Death Benefits: Florida Workers’ Compensation

Florida workers’ compensation exists to protect injured employees. It also applies to workers who suffer occupational diseases. Unfortunately, some employees don’t survive their work injuries or illnesses. When such deaths occur, their families may be eligible for workers’ comp death benefits. However, they often need the help of Miami workers’ compensation attorneys to recover comp benefits.

Death benefits cannot replace the dead employee. However, it can save their survivors from financial difficulties. So, suppose you’ve lost a relative to workplace injuries. Then, it’ll be best to hire a Miami workers’ compensation lawyer. Such an attorney can help you get compensation for their death.

Who Can Recover Death Benefits in Miami?

Not all persons connected to the deceased worker can get death benefits. Instead, Florida law allows only a few survivors to recover compensation. Usually, this eligible class must have depended on the survivor financially. So, the following can be death benefits beneficiaries:

  • The surviving spouse
  • Children under 18, except they’re mentally or physically incapable of earning a livelihood
  • Children under 22 if they’re full-time students

Suppose the decedent is unmarried and has no immediate family. Furthermore, imagine that the deceased worker has no children. Then, the following can claim their death benefits:

  • Parents
  • Siblings (brothers and sisters)
  • Grandchildren

What Do Miami Death Benefits Cover?

Death benefits refer to the entire amount that a deceased worker’s beneficiaries can recover from a compensation claim. This includes:

  • Funeral or burial expenses
  • Weekly payments to the beneficiaries
  • Educational benefits to the surviving spouse

Essential Timelines for Miami Death Benefits

Notably, you cannot claim death benefits in all cases. Instead, Florida law allows for death benefits where the death occurred within:

  • One year of the employee’s accident, or
  • Five years from the accident date if it caused a continuing disability

Like other workers’ comp claims, you don’t have forever to claim death benefits. Instead, you must file a claim within two years of the employee’s death. This could also be two years from the date you ought to have known the death was related to the deceased’s job. If you miss this statutory deadline, you may lose your right to compensation.

How Much Can I Get as Death Benefits in Miami?

Death benefits in Miami can net you a significant amount of money. Here, the beneficiaries get death benefits weekly. Currently, there’s a maximum $939 weekly sum for injuries that occurred in 2019 or after. Notably, too, the recoverable percentage differs amongst the beneficiaries. We explain this below.

The Surviving Spouse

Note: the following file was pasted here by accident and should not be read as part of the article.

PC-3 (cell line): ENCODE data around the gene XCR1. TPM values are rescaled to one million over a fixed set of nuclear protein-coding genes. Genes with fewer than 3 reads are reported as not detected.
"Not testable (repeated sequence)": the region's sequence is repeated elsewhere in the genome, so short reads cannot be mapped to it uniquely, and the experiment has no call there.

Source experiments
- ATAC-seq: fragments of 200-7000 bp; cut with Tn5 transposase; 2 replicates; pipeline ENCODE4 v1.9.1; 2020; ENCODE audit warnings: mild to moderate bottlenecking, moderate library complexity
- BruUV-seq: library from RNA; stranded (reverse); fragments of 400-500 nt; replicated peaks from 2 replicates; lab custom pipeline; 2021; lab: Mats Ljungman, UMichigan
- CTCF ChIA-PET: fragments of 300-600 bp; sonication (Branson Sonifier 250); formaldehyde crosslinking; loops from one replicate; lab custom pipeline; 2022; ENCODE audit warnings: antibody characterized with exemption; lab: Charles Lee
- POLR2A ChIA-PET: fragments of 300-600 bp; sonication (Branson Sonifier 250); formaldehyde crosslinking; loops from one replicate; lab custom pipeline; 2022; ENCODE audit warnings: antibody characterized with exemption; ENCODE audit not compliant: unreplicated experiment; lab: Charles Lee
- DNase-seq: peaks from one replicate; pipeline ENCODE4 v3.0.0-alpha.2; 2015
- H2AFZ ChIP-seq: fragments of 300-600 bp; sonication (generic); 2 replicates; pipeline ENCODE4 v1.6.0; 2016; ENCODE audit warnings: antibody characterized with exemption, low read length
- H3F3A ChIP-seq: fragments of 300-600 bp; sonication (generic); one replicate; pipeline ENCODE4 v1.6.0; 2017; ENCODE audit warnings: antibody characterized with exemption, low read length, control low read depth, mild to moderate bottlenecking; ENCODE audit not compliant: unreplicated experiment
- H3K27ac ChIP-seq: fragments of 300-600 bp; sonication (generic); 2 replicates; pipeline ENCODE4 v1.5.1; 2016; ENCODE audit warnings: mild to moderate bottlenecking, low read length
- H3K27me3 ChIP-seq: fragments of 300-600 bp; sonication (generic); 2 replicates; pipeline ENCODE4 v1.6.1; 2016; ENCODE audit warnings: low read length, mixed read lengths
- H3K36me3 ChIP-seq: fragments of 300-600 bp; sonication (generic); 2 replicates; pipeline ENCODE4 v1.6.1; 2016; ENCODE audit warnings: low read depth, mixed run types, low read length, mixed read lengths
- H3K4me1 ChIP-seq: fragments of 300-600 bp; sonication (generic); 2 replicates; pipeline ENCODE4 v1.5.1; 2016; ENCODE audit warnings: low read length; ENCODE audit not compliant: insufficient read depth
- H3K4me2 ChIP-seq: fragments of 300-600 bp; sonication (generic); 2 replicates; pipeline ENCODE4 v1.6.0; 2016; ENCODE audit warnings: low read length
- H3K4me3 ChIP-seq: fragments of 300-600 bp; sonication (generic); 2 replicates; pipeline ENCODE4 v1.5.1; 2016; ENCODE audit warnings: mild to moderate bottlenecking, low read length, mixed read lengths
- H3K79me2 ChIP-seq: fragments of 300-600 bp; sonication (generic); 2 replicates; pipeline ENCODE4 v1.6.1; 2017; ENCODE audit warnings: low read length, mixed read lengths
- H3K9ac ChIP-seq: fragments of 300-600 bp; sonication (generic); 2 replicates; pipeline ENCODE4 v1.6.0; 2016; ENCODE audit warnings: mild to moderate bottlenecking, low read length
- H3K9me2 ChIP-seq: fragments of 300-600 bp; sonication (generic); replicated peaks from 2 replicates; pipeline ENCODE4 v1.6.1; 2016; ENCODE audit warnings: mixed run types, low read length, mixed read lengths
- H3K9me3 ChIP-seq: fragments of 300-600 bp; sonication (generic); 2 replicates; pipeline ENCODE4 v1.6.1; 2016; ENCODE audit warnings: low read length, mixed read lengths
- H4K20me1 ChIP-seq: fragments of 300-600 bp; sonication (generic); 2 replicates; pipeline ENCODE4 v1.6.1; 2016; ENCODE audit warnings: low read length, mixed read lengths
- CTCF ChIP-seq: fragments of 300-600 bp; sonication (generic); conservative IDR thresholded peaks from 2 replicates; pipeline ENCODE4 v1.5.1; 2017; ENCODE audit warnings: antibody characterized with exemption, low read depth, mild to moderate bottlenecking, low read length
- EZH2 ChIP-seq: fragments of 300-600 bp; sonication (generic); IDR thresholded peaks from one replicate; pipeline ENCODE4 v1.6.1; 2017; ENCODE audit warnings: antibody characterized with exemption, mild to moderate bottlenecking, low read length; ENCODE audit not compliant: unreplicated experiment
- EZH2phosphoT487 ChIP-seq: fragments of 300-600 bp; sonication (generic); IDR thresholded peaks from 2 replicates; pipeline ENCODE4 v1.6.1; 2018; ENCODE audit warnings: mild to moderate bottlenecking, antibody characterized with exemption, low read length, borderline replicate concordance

The spouse gets 50% of the deceased’s average weekly wages (AWW) before death. This will be the case where the marriage had no children. However, suppose the marriage produced children. Then, the spouse gets an additional 16.7% for the children. A workers’ compensation judge may also grant a different allocation. However, this will only be in situations where such allocation is in the parties’ best interests.

The surviving spouse can also get postsecondary school fees. These fees would cover instruction at a career center. So, the law awards fees for up to 1,800 classroom hours. The spouse can get student fees for up to 80 semester hours for colleges.

The Children

Where the deceased had children without marriage, each child gets 33.33% of the AWW. This percentage will also apply where the decedent’s spouse passes away. Thus, in total, more than 66.7% of the deceased’s AWW cannot be issued.

Others

Dependent parents will each get 25% of the deceased’s AWW. Furthermore, brothers, sisters, or grandchildren will get 15% each.

Statutory Caps to Florida Death Benefits

Compensation laws often have statutory limits to compensable amounts. So, despite the losses incurred, compensation cannot exceed these sums. For example, in Florida, workers’ comp benefits for funeral expenses cannot exceed $7,500. In addition, there’s a statutory cap on the general compensable sum. That is, the dependents cannot get more than $150,000. This includes the general death benefits, funeral costs, and other expenses.

Miami Workers’ Compensation Attorneys Can Get You Death Benefits

Have you lost a relative or other loved one to work-related injuries or diseases? If so, you can recover workers’ comp death benefits. Notably, too, such benefits will cover the expenses their death caused and other bills. First, however, you’ll need the best Miami workers’ compensation attorneys.

Our lawyers have decades of experience handling workers’ comp claims. We’ve also won significant comp benefits for our clients. So, if you hire us, you can rest assured of the best results for your case. It’ll thus be best to call us today for a FREE consultation.

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